The memory for a segment 210 can be freed up or discarded only when it has one accessor 202. Otherwise, the memory for a segment 210 may be unmapped from the requestor's address space but its contents are not destroyed (i.e., the memory for segment 210 remains persistent). For example, the memory for a segment 210 is unmapped from the user's address space and discarded/destroyed (and may be placed back into the available queue 208) if the requesting task 202 is the only accessor to the segment 210 (e.g., if only one SUB exists (the reference count is one) and the owner of the SUB has notified the SEG system 206 that the segment 210 is no longer needed). To discard the segment 210, the SUB and SDB may also be dropped/discarded. Alternatively, if the reference count for the number of accessors is more than one, the segment 210 may merely be unmapped from the user's address space and remain persistent.
FIG. 4 illustrates the release of a segment in accordance with one or more embodiments of the invention. At step 402, the requestor (e.g., network 104) releases the segment of memory (e.g., by indicating the segment is no longer needed). At step 404, the SEG system 206 unmaps the segment 210 from the requestor's virtual address space. At step 406, the SEG system 206 determines if any additional accessors 202 are utilizing the scratch segment 210. If the scratch segment 210 is being utilized by other accessors 202, operations continue as normal and no additional actions are performed at this time by the SEG system (i.e., step 410). If there are no additional accessors 202, the scratch segment 210 may be discarded at step 408 (i.e., placed back onto the available queue 208).
Thus, when a recipient 202 no longer needs the segment 210, the SEG system 206 unmaps the segment 210 from the recipient's virtual address space (step 404). Further, when no further recipients 202 are using the segment 210 (and if deemed appropriate by the SEG system 206), the segment 210 may be discarded/destroyed at step 408 (at which time the SEG daemon 206 may pick up the segment 210 again at step 300 or merely place the elements on the available queue at step 302).
In accordance with one or more embodiments of the invention, the SEG daemon 212 maintains a queue of available memory segments in its virtual memory and delivers the appropriate element representative of the segment to a requestor. The SEG system 206 manages scratch segments 210 backed in a file storage location 204 by maintaining one or more queues 208 with mappings of the offsets and sizes of the scratch segments 210. The mappings are maintained without the network 104 or tasks 202 requesting memory segments and without allocating memory for the segments 210. Upon request, the mapping is transmitted to a user/recipient 202 who can then access the memory 210 directly. Once the recipient 202 no longer needs the scratch segment 210, the segment information is unmapped from the recipient's virtual address space and may be discarded and placed back into the queue of available mappings 208.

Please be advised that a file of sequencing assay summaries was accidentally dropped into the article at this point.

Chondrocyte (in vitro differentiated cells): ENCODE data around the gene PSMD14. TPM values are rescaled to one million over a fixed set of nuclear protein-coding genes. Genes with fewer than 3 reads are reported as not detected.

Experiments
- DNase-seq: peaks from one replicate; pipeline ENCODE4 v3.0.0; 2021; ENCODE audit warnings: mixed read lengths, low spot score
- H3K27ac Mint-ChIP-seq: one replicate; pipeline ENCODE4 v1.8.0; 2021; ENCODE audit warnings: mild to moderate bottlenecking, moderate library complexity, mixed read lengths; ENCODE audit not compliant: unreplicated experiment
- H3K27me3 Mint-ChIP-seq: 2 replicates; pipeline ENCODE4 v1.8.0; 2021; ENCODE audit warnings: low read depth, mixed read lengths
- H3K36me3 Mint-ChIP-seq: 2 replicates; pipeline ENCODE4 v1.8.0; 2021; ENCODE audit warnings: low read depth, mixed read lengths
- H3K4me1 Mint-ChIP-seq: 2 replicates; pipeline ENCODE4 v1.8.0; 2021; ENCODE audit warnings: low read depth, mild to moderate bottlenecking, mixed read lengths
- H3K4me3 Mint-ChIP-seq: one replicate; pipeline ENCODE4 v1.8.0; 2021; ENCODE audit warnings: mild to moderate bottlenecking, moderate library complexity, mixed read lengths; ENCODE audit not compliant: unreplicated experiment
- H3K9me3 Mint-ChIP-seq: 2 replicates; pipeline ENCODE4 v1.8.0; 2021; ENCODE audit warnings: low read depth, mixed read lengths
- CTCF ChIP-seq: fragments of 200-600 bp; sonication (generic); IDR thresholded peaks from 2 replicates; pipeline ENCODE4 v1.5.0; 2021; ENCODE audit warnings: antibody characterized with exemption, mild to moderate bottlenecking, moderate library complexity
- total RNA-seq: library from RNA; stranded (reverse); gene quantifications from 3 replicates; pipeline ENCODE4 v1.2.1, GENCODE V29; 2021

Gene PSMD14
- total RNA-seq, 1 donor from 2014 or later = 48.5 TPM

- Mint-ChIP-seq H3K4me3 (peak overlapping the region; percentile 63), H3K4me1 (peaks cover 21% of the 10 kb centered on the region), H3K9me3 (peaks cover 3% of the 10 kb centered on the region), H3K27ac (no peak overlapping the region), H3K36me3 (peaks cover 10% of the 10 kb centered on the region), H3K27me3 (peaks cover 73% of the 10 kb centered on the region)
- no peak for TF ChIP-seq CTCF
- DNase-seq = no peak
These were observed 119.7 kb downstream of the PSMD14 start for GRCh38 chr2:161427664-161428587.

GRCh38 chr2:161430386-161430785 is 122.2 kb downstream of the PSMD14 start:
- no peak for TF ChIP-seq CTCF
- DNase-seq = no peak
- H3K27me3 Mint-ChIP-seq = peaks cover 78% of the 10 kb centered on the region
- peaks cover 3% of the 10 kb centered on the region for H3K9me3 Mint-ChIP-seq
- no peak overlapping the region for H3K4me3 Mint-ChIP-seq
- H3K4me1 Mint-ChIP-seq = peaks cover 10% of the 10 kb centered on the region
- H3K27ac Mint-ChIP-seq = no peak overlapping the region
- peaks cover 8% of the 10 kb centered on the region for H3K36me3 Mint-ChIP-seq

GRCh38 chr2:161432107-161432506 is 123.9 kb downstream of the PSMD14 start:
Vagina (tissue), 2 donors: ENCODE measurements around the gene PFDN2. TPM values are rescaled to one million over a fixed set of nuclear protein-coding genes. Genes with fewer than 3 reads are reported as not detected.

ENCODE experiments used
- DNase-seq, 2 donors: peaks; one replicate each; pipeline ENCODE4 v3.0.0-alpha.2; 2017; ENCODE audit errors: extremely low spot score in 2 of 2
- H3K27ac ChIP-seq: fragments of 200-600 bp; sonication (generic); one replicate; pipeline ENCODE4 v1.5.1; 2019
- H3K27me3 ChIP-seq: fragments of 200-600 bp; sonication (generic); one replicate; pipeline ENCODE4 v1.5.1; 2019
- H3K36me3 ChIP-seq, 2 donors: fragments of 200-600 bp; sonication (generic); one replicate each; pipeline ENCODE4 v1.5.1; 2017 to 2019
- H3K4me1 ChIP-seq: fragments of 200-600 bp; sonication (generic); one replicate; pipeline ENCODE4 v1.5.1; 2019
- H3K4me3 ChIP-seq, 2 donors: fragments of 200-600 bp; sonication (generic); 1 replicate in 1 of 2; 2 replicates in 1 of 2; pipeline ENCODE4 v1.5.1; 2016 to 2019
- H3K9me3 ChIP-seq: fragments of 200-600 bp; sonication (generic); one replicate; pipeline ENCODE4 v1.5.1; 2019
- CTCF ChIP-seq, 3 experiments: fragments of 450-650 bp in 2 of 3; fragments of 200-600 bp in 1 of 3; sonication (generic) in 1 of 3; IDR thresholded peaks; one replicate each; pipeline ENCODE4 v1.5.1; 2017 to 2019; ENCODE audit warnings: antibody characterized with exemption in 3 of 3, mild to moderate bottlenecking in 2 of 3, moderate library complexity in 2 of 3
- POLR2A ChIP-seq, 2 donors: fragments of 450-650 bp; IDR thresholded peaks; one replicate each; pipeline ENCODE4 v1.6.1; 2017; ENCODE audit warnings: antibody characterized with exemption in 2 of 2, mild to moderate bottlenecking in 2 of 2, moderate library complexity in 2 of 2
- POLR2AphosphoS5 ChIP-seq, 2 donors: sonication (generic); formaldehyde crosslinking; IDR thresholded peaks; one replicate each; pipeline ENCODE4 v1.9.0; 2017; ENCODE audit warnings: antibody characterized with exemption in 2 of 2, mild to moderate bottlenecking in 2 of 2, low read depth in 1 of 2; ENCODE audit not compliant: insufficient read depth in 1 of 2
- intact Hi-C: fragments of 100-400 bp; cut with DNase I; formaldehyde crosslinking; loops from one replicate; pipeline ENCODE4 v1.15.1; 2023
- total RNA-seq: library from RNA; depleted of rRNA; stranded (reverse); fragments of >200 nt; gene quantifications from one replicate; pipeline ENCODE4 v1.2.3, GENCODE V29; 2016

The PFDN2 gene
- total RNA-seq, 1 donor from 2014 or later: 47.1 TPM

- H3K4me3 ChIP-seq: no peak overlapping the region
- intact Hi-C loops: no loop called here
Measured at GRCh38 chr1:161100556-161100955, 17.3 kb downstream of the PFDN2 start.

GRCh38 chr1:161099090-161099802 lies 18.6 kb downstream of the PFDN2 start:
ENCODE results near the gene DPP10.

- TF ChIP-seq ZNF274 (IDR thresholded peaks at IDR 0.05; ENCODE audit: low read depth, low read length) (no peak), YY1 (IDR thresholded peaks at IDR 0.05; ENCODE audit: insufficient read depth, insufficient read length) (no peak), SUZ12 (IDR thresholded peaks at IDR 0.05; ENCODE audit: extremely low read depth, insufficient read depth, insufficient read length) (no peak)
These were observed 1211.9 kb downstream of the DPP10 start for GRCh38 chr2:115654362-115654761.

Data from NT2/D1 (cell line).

One or more embodiments of the invention implement the above functionality by combining two memory-sharing facilities of the WINDOWS NT operating system. The first facility is a global mapping file object 208; the second, is the ability, from within a kernel, to map sections of the file 204 into a task's 202 address space. During system initialization, a mapping file object 208 (i.e., the queue of elements representing available segments 208) is created. The mapping file object 208 is used to map offsets for addressable memory 204 that is backed on a backing store file that will be used to hold all segments 210 allocated, but not currently in the memory of a task 202. In addition, during initialization, the addressable memory 204 may be divided into a fixed number of predetermined-sized segments 210. These pre-allocations reduce lock contention and decrease path length during allocation and de-allocation operations. As each RDBMS task 202 starts, it runs through an initialization section that allocates a file handle to the mapping object 208 and stores that information in a thread specific context block (i.e., the information is placed in the virtual address space/mailbox of the requestor 202 (step 312)). Thus, as each thread allocates and deallocates segment space 210, context information related to that segment 210 is removed from the global space 208 (i.e., the available queue 208), and placed into the thread 202 specific context. At that time, an offset representing a specific physical memory location 204 that is paged or stored in the backing file is mapped into the threads address space. To facilitate segment 210 sharing, the segment 210 can be mapped into another task's 202 address space, independent of the first user's mapping.
As described, embodiments of the invention provide a finer degree of control over shared memory resources and allows implementers of a database to maintain a maximum amount of common code and function between two disparate platforms.
This concludes the description of one or more embodiments of the invention. The following paragraphs describe some alternative embodiments for accomplishing the same invention.
In one alternative embodiment, any type of computer, such as a mainframe, minicomputer, or personal computer, could be used to implement the present invention. In addition, programs other than relational database management systems (including but not limited to operating systems, memory managers, etc.) could benefit from the present invention.
In summary, the present invention discloses a subsystem for managing scratch segments by maintaining and managing a queue of scratch segment information (with offsets and segment sizes).
The foregoing description of one or more embodiments of the invention has been presented for the purposes of illustration and description. It is not intended to be exhaustive or to limit the invention to the precise form disclosed. Many modifications and variations are possible in light of the above teaching. It is intended that the scope of the invention be limited not by this detailed description, but rather by the claims appended hereto.
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|U.S. Classification||711/170, 156/203, 156/208, 711/E12.013|
|Cooperative Classification||Y10T156/1021, G06F12/0284, Y10T156/1013|